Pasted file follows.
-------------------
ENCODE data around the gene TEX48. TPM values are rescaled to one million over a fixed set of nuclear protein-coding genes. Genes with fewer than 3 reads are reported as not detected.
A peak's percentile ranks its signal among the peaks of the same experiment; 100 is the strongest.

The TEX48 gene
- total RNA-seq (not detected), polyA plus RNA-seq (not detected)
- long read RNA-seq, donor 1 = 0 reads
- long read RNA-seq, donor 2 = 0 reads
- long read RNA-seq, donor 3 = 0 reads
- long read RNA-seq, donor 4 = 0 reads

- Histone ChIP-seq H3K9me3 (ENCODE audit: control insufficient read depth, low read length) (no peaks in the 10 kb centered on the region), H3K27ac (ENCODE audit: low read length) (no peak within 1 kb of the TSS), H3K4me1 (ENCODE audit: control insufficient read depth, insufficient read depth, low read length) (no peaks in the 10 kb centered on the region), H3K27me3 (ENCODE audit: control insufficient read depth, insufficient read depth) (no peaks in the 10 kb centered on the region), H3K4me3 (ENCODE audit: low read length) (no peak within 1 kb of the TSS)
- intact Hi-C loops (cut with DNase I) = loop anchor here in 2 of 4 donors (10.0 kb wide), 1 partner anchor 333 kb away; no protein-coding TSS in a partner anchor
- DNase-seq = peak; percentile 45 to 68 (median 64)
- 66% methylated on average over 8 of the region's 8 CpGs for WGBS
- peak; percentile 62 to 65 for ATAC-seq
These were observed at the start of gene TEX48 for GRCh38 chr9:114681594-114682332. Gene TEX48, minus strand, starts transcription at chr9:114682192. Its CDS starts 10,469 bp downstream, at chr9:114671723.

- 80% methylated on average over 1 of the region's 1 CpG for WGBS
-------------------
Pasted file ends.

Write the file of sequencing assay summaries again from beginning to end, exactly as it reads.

ENCODE data around the gene TEX48. TPM values are rescaled to one million over a fixed set of nuclear protein-coding genes. Genes with fewer than 3 reads are reported as not detected.
A peak's percentile ranks its signal among the peaks of the same experiment; 100 is the strongest.

The TEX48 gene
- total RNA-seq (not detected), polyA plus RNA-seq (not detected)
- long read RNA-seq, donor 1 = 0 reads
- long read RNA-seq, donor 2 = 0 reads
- long read RNA-seq, donor 3 = 0 reads
- long read RNA-seq, donor 4 = 0 reads

- Histone ChIP-seq H3K9me3 (ENCODE audit: control insufficient read depth, low read length) (no peaks in the 10 kb centered on the region), H3K27ac (ENCODE audit: low read length) (no peak within 1 kb of the TSS), H3K4me1 (ENCODE audit: control insufficient read depth, insufficient read depth, low read length) (no peaks in the 10 kb centered on the region), H3K27me3 (ENCODE audit: control insufficient read depth, insufficient read depth) (no peaks in the 10 kb centered on the region), H3K4me3 (ENCODE audit: low read length) (no peak within 1 kb of the TSS)
- intact Hi-C loops (cut with DNase I) = loop anchor here in 2 of 4 donors (10.0 kb wide), 1 partner anchor 333 kb away; no protein-coding TSS in a partner anchor
- DNase-seq = peak; percentile 45 to 68 (median 64)
- 66% methylated on average over 8 of the region's 8 CpGs for WGBS
- peak; percentile 62 to 65 for ATAC-seq
These were observed at the start of gene TEX48 for GRCh38 chr9:114681594-114682332. Gene TEX48, minus strand, starts transcription at chr9:114682192. Its CDS starts 10,469 bp downstream, at chr9:114671723.

- 80% methylated on average over 1 of the region's 1 CpG for WGBS